Torch readers may remember that last fall, in the midst of the election season, the University of Texas at Austin (UT) threatened to punish two students if they did not remove political campaign signs that they had placed in their dormitory room window. Thankfully, after national media attention, the university came to its senses quickly and suspended its rule banning signs in students’ dorm room windows. This week, the university has announced that it will permanently suspend the rule.
This represents an important victory for freedom of expression at UT. In the case of the two students last fall, the university’s enforcement of its rule had the unfortunate consequence of restricting clearly protected political expression. The episode was part of a disturbing trend across college campuses that FIRE saw last year involving suppression of much protected political speech and activity. The climate on campus became so bad that FIRE deemed it necessary to issue a new Policy Statement on Political Activity on Campus in order to clarify to colleges and universities the rights enjoyed by students and faculty with regard to political expression.
Moreover, as Will wrote last October, the UT ban would have had a difficult time meeting the legal threshold for a reasonable time, place, and manner restriction. Such a restriction must be content-neutral, must be narrowly tailored to serve a compelling government interest, and must provide “ample alternative channels” for the expression at issue. Ward v. Rock Against Racism, 491 U.S. 781 (1989). To borrow from Will’s analysis:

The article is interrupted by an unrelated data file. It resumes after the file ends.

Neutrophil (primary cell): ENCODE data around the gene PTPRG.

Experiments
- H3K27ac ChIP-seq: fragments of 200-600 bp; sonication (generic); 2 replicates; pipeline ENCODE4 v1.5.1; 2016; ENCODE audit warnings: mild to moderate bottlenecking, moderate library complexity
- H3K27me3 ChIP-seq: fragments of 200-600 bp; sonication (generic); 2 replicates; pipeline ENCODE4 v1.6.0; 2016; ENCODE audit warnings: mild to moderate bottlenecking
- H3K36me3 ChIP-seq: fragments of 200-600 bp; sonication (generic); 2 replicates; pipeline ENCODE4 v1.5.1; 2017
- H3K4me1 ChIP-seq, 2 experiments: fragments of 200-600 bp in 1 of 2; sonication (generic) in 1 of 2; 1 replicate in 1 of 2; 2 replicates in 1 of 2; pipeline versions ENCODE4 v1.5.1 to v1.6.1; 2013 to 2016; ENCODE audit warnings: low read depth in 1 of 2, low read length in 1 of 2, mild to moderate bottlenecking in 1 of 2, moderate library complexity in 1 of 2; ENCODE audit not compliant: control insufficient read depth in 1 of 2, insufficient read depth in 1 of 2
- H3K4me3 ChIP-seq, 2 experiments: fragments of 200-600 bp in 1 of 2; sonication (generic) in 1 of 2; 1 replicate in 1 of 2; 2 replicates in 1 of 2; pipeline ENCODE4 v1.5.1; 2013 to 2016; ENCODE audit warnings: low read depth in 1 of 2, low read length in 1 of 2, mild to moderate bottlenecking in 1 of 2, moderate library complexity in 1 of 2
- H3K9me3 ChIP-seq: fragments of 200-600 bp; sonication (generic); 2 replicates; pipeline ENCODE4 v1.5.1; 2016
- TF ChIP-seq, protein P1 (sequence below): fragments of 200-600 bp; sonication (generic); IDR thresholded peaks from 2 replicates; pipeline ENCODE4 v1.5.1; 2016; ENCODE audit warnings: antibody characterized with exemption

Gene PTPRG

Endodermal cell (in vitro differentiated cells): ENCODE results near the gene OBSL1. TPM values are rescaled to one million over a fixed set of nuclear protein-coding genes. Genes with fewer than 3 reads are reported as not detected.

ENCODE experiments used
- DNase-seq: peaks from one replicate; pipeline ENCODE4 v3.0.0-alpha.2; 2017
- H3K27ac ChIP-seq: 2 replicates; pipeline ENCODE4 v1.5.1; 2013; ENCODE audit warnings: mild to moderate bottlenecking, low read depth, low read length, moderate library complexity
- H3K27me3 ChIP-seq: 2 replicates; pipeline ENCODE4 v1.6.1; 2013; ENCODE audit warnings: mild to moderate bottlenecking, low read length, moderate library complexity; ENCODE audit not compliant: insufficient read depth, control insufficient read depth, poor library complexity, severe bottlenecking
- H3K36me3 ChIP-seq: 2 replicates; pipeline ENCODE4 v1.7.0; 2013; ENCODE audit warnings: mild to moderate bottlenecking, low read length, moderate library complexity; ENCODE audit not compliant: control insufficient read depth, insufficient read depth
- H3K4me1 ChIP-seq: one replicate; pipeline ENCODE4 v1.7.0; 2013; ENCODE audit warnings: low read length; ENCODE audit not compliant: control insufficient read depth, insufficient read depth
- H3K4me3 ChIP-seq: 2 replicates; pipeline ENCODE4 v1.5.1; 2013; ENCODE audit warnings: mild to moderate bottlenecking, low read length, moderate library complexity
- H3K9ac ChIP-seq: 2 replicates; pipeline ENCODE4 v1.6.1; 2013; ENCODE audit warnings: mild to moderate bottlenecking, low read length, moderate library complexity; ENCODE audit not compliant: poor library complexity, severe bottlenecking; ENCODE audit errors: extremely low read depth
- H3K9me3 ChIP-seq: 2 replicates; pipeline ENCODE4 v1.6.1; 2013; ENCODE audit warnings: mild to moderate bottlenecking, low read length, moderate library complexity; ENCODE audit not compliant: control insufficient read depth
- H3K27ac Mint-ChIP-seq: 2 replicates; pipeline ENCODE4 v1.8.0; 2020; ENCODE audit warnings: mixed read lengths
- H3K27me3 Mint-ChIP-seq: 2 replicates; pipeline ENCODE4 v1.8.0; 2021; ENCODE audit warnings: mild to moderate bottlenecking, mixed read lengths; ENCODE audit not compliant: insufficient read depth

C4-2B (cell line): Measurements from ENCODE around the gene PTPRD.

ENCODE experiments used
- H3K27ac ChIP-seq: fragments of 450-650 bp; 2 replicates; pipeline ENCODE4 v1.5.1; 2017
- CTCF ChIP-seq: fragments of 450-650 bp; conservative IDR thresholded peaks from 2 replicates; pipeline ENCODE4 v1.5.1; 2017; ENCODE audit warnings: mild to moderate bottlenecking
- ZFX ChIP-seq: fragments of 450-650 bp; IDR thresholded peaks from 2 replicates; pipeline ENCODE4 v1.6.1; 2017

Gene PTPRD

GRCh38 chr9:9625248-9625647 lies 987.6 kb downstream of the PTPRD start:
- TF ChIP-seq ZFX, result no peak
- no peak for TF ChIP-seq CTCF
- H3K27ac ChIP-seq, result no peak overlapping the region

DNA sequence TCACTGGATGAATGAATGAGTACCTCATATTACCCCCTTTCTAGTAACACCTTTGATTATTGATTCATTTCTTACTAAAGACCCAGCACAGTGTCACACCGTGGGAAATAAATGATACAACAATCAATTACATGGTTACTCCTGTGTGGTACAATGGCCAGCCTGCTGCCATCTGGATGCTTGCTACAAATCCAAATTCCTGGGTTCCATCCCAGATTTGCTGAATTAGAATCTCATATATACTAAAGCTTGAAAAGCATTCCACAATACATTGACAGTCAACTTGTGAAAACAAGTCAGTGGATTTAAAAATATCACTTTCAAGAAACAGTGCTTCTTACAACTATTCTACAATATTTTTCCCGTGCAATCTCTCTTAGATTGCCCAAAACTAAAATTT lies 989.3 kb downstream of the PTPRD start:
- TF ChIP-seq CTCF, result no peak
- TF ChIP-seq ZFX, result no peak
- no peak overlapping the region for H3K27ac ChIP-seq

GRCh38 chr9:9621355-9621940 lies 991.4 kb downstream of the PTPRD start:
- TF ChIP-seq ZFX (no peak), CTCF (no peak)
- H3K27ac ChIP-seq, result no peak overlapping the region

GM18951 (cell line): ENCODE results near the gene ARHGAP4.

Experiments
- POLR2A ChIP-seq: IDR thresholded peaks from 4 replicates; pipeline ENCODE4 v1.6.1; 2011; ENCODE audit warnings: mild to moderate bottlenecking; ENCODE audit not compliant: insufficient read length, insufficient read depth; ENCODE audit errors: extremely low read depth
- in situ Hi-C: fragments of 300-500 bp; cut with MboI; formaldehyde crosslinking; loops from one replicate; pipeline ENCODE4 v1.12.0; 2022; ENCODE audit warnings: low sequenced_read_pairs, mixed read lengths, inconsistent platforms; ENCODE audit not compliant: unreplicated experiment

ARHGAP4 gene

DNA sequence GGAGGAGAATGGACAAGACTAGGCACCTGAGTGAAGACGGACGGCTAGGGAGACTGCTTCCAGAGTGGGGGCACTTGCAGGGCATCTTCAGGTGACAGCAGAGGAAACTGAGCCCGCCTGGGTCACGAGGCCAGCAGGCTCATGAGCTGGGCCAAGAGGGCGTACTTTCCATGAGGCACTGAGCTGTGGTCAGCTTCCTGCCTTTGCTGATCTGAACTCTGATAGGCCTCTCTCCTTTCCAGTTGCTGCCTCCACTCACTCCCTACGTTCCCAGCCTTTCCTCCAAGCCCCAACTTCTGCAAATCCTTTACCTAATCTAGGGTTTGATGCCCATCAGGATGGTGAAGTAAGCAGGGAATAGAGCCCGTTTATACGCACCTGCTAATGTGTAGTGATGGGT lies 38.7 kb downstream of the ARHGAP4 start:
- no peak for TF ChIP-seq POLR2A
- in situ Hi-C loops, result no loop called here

The real question for me, however, is what significant government interest does this dorm signage ban further? Graves seems to suggest that UT has a general desire to maintain an aesthetic order, rather than allow signs being “plastered around campus willy-nilly.” I’m not at all sure that this generalized desire for order counts as a significant government interest-but I’m also sure that if this matter went to litigation, UT would likely scramble to think of better reasons. It also seems a bit of a stretch to suggest, as Graves does, that signs in dorm room windows are the aesthetic equivalent of signs posted on a random campus wall.
Thankfully, UT students will no longer have to fear censorship or punishment under this policy. By permanently suspending the window posting ban, UT President William Powers, Jr. followed the recommendation of a report by a committee of faculty members, students, and administrators:
The panel concluded in its report that it was essential to favor free speech in any debate about window postings. The university’s lawyers, as well as School of Law faculty members who specialize in the First Amendment, had warned that restrictions would be open to legal challenge.
“Students are free to communicate their ideas vigorously; those who are exposed to such ideas, whether in the classroom, the grounds of the campus, or in the residence halls, should tolerate the expression even of views that they find offensive or unacceptable,” the report said. “The best response to offensive speech is more free speech.”
We’re pleased that the words of the university committee were heeded and that the campus climate at UT will be more favorable toward freedom of expression.